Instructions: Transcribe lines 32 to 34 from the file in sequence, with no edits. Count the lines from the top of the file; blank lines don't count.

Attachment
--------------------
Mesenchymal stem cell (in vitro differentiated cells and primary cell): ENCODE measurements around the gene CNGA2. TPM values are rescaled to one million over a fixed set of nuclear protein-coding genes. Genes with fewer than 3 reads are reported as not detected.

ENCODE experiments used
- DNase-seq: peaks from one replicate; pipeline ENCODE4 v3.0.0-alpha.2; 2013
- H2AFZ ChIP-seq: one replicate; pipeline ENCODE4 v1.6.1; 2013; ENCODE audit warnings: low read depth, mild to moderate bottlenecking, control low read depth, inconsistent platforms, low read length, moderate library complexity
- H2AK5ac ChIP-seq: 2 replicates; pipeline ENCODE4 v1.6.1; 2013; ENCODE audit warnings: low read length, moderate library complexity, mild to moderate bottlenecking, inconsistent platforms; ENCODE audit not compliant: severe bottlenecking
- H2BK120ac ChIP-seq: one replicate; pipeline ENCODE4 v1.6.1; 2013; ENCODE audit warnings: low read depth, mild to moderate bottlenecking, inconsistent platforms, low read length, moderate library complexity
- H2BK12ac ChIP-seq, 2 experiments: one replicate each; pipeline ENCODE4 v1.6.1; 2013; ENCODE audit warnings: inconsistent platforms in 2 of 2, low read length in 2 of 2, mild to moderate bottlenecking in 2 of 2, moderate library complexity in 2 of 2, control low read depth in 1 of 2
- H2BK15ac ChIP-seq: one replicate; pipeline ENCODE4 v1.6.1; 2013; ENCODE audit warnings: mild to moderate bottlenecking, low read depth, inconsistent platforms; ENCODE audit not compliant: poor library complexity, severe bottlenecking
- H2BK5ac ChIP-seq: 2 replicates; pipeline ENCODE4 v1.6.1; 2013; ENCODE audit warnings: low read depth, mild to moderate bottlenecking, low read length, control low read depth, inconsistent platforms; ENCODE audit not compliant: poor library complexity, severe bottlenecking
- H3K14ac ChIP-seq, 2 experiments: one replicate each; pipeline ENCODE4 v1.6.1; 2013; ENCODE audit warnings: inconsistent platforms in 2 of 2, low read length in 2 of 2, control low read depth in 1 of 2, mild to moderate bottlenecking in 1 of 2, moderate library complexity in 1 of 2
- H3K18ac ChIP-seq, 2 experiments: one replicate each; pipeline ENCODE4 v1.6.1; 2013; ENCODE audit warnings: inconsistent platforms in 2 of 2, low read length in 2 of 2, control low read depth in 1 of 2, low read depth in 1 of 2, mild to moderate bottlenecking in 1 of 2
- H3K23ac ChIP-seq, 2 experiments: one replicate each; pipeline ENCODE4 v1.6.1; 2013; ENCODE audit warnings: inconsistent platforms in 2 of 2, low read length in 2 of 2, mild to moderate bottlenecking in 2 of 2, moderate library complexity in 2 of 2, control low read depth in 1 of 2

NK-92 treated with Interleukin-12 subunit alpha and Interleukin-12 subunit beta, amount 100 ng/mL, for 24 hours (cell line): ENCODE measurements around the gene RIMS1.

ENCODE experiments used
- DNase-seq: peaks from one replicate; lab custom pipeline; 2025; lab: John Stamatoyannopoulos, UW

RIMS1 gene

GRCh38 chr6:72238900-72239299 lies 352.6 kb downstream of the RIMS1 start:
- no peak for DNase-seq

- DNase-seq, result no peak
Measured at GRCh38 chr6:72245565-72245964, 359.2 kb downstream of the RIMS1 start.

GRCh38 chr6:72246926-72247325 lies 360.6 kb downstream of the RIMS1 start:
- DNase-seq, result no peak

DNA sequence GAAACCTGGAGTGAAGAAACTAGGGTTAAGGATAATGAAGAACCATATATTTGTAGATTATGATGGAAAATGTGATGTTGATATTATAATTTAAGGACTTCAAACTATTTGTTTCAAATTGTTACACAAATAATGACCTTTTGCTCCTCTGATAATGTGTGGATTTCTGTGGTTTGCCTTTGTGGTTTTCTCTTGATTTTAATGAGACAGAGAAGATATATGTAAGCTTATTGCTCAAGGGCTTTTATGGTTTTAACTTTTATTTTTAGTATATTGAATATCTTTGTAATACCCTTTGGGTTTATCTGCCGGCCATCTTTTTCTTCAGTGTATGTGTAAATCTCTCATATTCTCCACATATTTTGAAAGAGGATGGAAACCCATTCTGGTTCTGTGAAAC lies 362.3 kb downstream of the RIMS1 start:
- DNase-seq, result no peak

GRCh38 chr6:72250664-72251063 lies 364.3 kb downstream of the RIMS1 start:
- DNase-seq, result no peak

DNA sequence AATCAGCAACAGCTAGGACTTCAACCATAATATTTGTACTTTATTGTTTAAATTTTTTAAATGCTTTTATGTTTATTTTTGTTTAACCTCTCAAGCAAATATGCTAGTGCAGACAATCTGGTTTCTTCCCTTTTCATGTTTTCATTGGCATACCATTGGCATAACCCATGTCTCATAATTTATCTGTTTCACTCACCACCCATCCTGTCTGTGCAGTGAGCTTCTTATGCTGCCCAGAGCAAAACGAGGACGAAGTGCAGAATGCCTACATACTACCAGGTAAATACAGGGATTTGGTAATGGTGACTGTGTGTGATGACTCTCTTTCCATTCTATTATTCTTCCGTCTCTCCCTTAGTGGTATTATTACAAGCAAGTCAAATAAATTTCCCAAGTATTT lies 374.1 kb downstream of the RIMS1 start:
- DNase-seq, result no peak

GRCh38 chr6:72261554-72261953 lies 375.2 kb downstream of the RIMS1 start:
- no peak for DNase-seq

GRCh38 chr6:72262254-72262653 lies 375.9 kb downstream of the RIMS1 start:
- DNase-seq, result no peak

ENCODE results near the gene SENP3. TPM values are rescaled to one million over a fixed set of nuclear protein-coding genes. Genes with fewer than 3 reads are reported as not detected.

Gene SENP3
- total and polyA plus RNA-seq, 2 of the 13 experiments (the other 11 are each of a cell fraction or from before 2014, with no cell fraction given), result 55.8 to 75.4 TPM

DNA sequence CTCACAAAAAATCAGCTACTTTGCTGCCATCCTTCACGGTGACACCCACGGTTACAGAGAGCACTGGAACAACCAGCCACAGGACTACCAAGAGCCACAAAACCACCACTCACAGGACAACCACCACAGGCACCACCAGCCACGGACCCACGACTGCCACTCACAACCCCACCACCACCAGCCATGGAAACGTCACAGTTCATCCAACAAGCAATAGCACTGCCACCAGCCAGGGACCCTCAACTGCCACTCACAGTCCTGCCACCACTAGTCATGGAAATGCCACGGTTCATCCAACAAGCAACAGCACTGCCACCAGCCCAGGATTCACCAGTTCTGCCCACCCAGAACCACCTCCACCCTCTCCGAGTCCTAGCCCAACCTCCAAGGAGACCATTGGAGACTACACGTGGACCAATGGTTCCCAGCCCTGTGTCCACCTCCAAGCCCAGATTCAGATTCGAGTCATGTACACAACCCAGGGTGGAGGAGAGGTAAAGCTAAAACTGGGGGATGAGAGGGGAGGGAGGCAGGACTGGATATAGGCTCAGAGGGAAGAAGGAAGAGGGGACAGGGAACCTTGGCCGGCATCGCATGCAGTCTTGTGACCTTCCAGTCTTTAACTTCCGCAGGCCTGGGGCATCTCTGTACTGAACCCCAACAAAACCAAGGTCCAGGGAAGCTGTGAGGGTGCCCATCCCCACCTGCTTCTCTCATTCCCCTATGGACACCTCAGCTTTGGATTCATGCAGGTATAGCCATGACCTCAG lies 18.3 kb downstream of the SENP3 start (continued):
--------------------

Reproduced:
- DNase-seq, result no peak

ENCODE results near the gene SENP3. TPM values are rescaled to one million over a fixed set of nuclear protein-coding genes. Genes with fewer than 3 reads are reported as not detected.

Gene SENP3